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Is it a bad idea to prune conifers when the ground is frozen solid?

I'm thinking about going up about 7' on a 30' tall tree.

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Black thumb the middle of winter is just fine to prune anything. I prune a little on any and all plants any old time when I've got the pruners sharpened sterilized and in my hands. I love to prune.

If you are thinking of limbing up the trunk of your conifer, 7'? you should have a good reason why. It is sort of a no no for aesthetics as well as health of a conifer. If you do this you should also thin the rest of the tree to allow wind to flow through the tree. When people limb up a conifer without thinning they are the first ones to find a broken tree after a big wind. All conifer trees should be thinned; never topped nor limbed up. Unless you have a good reason and I've known those reasons and worked around them. Just go up inside your tree and thin branches choosing the weakest, most non productive branches to cut from the main trunk. Allowing air to flow through without catching a 'sail' so to speak. And prune no more than 1/3 of that tree, even during the winter.

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  • our tree is starting to overgrow the driveway, and it would be a great bramble space for permaculture design. – black thumb Aug 31 '18 at 2:06
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    IF the ground is frozen solid, the wood above ground will also be frozen solid. IMO pruning any plant in that state is not a good idea, if only because it's easier to damage the plant rather than making clean cuts. There is nothing wrong with pruning in winter of course - though whether it's advisable to "prune" an evergreen conifer at all (as opposed to taking out complete branches) is another question. (and the answer is usually "no, unless you want a tree with a lot of dead brown foliage on it") – alephzero Aug 31 '18 at 18:44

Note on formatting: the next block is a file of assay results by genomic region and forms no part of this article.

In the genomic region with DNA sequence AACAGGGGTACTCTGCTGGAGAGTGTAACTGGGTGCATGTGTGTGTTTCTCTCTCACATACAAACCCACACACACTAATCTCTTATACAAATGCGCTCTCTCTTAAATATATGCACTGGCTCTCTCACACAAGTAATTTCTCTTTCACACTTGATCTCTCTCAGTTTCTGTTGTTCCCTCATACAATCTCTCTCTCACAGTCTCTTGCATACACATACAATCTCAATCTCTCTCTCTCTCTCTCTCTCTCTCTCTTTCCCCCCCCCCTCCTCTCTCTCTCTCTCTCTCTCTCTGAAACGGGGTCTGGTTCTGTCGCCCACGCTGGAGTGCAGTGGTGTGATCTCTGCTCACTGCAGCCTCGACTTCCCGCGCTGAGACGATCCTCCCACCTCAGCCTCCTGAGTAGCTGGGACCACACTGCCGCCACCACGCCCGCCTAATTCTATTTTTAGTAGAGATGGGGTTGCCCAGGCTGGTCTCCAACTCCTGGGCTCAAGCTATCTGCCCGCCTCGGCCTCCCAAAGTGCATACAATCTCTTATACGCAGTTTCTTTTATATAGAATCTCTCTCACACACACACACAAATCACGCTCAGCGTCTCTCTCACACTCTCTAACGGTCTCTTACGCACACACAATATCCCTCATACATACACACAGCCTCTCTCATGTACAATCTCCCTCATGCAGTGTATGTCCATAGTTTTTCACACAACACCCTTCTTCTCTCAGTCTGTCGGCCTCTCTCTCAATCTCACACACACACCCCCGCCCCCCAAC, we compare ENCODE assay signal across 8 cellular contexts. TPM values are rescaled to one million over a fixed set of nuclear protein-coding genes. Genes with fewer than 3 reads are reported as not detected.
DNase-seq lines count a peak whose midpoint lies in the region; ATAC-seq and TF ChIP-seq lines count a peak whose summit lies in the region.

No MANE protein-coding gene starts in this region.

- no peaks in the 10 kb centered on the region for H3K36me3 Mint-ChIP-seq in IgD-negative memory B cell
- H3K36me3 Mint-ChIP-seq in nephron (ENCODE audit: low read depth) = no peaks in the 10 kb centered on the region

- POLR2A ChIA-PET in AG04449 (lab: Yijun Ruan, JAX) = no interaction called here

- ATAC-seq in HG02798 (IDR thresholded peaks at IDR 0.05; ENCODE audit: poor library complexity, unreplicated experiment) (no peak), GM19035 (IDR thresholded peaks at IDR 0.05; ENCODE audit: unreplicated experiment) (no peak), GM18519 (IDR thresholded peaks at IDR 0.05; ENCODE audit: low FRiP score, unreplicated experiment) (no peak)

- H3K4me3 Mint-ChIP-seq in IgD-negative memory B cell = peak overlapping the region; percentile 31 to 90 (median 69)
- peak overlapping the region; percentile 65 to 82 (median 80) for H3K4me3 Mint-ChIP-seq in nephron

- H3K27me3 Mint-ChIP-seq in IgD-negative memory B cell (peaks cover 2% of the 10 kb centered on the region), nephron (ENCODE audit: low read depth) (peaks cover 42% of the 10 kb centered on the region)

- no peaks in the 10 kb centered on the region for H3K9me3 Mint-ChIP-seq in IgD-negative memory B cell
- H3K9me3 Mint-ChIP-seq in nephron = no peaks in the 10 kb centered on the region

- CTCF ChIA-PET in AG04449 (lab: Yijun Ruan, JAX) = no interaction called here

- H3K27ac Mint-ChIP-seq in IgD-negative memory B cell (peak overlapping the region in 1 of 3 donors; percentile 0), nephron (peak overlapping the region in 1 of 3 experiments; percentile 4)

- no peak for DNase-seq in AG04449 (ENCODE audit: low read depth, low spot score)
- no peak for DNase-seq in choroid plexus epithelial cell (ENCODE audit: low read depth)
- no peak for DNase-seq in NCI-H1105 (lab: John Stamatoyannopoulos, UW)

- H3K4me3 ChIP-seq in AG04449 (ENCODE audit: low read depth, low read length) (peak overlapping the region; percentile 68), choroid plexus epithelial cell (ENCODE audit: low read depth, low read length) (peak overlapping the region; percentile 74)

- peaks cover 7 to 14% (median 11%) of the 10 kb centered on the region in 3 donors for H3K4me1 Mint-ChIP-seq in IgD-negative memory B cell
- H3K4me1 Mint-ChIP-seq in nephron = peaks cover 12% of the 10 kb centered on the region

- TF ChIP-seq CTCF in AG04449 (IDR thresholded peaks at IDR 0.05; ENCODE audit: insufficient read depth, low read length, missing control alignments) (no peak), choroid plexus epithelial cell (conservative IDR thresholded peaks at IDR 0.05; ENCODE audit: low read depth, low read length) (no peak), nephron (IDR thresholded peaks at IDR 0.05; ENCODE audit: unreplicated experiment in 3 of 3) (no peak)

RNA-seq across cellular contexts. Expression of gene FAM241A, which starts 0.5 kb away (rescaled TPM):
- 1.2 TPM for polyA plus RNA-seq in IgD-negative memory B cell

• @alephzero can you post this as an answer, even if the other answer's been accepted - for the benefit of future readers, you make a highly relevant point. – Bamboo Aug 31 '18 at 20:34
  • The vascular system of trees is like leaving a dripping faucet, keeps the cambium from freezing. Thinning conifers is important for air flow. I am not sure what you mean as opposed to taking out entire branches? That would be thinning. Removing branches that aren't doing the tree any good and the tree will slowly but surely abscise those branches anyway. I am fairly sure that trees are not frozen solid in the winter. Bark has air filled cork layers that are great insulation. Different trees have different mechanisms. Some use other chemicals to raise the freezing point. – stormy Aug 31 '18 at 20:47
  • Heading and shearing conifers is rarely done, arborvitae for example needs careful shearing. I also wrap certain conifers in the winter with burlap and twine, some with old fashioned incandescent christmas lights beneath the burlap. That would be for trees a bit outside their proper zone...and once a humongous Jelly Palm. It is still alive today in the Northwest! In relation to the parts of a plant; the weakest or most fragile part are the roots, next are the leaves (thus deciduous) but the trunk and branches do not freeze unless out of these zone or a very bad winter. Maunder Minimum? – stormy Aug 31 '18 at 20:54

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